While the Indonesian financial press reiterates the unsubstantiated and reckless claims of ruling classes everywhere that Omicron is “milder” than Delta, epidemiologists have urged world governments to take drastic preventative measures. Maria Van Kerkhove, the WHO’s technical lead on COVID-19, emphasised this week that it is “too early to conclude” that Omicron is less lethal.

So far only 37 percent of Indonesia’s 273 million population is fully vaccinated, with just 53 percent of the elderly having received one dose alone. The country’s chaotic and delayed vaccine rollout has been further undermined by the spread of misinformation and quack cures by government, media, and religious figures throughout the pandemic, generating much confusion and distrust.

Economic Affairs Minister Airlangga Hartarto has asked regional authorities to accelerate the vaccination program, so as to vaccinate 70 percent of the population by the end of this year. The target was quickly condemned as unrealistic by health experts. Indonesia began mass vaccinations in January this year.

Testing rates remain extremely low (208,581 tests per million people), placing it at 146th in the world. Additionally, the alarming lack of whole-genome sequencing (WGS)—a crucial tool in tracking COVID-19’s mutation development—makes it possible for Omicron to spread undetected. Indonesia has gathered a meagre 8,906 WGS samples, whereas South Africa, for example, has taken 23,000 samples out of its much smaller 60 million population.

The chronically underfunded and understaffed health care system remains as unprepared now as during previous surges. The WHO said hospitals still lacked critical resources like isolation rooms, oxygen supplies, medical and personal protective equipment, as well as mobile field hospitals and body bags.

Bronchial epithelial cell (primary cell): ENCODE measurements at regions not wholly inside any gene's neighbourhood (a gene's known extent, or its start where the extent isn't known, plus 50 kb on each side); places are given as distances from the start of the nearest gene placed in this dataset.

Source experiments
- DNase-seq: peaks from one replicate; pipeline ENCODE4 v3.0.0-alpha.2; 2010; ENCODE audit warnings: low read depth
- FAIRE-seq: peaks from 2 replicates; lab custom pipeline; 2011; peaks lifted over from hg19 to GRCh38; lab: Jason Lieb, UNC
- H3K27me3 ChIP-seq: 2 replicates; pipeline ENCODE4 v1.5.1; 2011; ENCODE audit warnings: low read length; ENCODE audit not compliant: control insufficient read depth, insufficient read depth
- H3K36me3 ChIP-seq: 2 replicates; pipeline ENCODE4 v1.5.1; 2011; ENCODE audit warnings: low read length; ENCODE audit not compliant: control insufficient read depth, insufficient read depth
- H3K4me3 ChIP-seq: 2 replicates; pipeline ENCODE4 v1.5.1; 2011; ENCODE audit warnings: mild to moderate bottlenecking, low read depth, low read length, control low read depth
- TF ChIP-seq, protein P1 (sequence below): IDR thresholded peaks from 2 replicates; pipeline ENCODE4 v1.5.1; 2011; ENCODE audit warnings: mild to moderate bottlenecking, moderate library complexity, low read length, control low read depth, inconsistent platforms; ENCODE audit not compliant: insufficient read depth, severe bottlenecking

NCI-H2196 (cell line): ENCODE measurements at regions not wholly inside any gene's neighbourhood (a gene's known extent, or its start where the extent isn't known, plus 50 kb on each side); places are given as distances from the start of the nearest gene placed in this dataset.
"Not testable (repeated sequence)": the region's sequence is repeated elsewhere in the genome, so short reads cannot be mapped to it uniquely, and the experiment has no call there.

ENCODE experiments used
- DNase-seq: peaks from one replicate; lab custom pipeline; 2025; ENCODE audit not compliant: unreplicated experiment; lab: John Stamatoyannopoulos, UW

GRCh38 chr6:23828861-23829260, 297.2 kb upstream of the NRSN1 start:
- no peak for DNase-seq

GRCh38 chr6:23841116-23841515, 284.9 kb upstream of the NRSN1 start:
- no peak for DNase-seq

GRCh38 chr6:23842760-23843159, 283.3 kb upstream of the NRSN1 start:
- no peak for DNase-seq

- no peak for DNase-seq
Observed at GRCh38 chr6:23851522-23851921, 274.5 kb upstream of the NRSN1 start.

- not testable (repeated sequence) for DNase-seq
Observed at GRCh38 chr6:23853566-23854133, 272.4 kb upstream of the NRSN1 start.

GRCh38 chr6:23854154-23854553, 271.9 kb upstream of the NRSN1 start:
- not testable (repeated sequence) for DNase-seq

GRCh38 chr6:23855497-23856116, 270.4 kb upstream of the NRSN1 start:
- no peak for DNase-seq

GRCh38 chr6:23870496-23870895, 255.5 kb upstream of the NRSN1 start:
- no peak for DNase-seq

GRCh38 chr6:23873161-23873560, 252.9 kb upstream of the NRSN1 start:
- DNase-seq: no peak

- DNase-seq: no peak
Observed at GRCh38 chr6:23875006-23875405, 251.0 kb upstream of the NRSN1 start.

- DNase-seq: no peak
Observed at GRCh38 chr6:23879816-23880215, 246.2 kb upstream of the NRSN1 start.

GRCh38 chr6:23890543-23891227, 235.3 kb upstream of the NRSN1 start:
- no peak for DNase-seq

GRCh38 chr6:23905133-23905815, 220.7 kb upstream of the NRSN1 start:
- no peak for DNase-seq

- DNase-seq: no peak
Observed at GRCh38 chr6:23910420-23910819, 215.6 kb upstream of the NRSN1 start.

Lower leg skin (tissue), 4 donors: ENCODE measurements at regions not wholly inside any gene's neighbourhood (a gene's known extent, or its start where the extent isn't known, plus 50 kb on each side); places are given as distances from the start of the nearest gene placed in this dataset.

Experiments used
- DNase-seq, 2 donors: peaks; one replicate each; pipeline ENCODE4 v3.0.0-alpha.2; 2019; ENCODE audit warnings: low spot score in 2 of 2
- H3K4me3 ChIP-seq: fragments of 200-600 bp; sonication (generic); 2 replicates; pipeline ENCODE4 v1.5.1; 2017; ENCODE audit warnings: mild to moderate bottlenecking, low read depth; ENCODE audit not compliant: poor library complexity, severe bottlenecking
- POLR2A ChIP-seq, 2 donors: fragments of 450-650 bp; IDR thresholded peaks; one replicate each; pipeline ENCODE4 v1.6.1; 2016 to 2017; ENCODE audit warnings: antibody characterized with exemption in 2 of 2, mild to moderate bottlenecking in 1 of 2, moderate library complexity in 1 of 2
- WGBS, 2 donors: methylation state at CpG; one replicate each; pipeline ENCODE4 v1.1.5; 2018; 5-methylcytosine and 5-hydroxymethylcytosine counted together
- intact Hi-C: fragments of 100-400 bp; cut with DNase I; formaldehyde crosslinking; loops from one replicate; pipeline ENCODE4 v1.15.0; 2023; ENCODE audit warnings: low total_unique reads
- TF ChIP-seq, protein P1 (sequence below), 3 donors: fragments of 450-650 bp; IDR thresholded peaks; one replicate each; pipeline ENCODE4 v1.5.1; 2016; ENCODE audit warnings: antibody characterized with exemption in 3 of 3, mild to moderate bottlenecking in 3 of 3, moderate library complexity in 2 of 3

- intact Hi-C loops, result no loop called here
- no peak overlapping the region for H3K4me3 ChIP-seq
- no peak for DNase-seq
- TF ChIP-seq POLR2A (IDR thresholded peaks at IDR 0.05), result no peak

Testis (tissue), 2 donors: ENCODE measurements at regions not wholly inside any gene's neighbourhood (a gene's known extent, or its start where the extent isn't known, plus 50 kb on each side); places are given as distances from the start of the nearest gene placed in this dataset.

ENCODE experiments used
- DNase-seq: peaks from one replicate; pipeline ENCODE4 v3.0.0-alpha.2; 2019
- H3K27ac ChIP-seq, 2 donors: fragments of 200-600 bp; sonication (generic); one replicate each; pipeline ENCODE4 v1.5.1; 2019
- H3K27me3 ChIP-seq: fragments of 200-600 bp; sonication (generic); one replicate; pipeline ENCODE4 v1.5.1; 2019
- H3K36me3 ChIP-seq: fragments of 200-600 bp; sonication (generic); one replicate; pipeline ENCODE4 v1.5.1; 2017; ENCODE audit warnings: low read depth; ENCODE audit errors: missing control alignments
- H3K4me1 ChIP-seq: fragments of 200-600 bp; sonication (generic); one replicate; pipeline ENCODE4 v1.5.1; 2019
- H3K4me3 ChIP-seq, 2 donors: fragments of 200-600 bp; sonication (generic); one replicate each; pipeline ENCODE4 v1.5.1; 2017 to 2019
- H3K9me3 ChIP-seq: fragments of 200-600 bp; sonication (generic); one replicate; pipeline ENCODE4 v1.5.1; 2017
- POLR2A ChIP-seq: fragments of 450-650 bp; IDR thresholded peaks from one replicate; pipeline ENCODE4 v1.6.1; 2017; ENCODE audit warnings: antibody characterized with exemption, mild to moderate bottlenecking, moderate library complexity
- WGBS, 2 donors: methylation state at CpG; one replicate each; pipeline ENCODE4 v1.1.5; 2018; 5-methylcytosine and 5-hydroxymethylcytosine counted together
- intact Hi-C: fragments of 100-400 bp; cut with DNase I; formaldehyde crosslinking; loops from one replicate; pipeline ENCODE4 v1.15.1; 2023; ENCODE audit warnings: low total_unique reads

Indonesia’s Delta outbreak from July to September saw the country become the word’s COVID-19 epicentre. The catastrophic surge was facilitated by government efforts to reopen even as the Delta variant ravaged the population. Epidemiologist Dr. Pandu Riono said at the time, “The decision doesn’t seem to be related to the pandemic, but to economics.”

At the peak of the outbreak, over 700 children died at a rate of 100 per week, with children accounting for one in eight infections. Shockingly, over 150 children died during the week of July 12 alone, with half of these under the age of five.

It took 14 months for Indonesia to exceed the 50,000-death mark at the end of May, and only nine weeks to reach 100,000. Daily cases averaged at 40,000 in July, but had dropped to 400 by December—a fact authorities used to declare the pandemic over.

In total, official figures stand at over 4.2 million cases and 143,929 deaths, although these are considered vast underestimates. According to LaporCOVID-19, a virus data group, during the first two months of the Delta outbreak, nearly 3,000 deaths occurred in homes, some of which were counted in official figures while others were not.

The social consequences of the pandemic have devastated large sections of Indonesia’s working class. About 30 percent of the population are officially regarded as living in poverty, soaring from less than 10 percent in 2019.

The Widodo government’s pandemic response is characterised by an ever-greater desperation to restart international tourism, a substantial part of Indonesia’s GDP. In 2019, the tourism sector attracted $US63.6 billion. From November 2, tax incentives have been provided to tourism-related corporations and businesses whose revenues were impacted by travel restrictions.

As with other countries in Southeast Asia, Indonesia is now facing enormous pressure from the imperialist powers and manufacturing conglomerates to follow their lead, reopen borders, and repair global supply chains heading into 2022, regardless of the dangers posed by Omicron.